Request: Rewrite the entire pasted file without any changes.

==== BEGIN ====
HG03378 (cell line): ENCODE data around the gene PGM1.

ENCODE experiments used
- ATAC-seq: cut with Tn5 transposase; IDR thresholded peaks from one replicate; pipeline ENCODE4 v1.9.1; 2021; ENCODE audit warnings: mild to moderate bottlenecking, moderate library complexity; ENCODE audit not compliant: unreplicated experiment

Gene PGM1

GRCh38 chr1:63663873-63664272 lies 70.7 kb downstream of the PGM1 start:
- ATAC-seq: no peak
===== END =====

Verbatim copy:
HG03378 (cell line): ENCODE data around the gene PGM1.

ENCODE experiments used
- ATAC-seq: cut with Tn5 transposase; IDR thresholded peaks from one replicate; pipeline ENCODE4 v1.9.1; 2021; ENCODE audit warnings: mild to moderate bottlenecking, moderate library complexity; ENCODE audit not compliant: unreplicated experiment

Gene PGM1

GRCh38 chr1:63663873-63664272 lies 70.7 kb downstream of the PGM1 start:
- ATAC-seq: no peak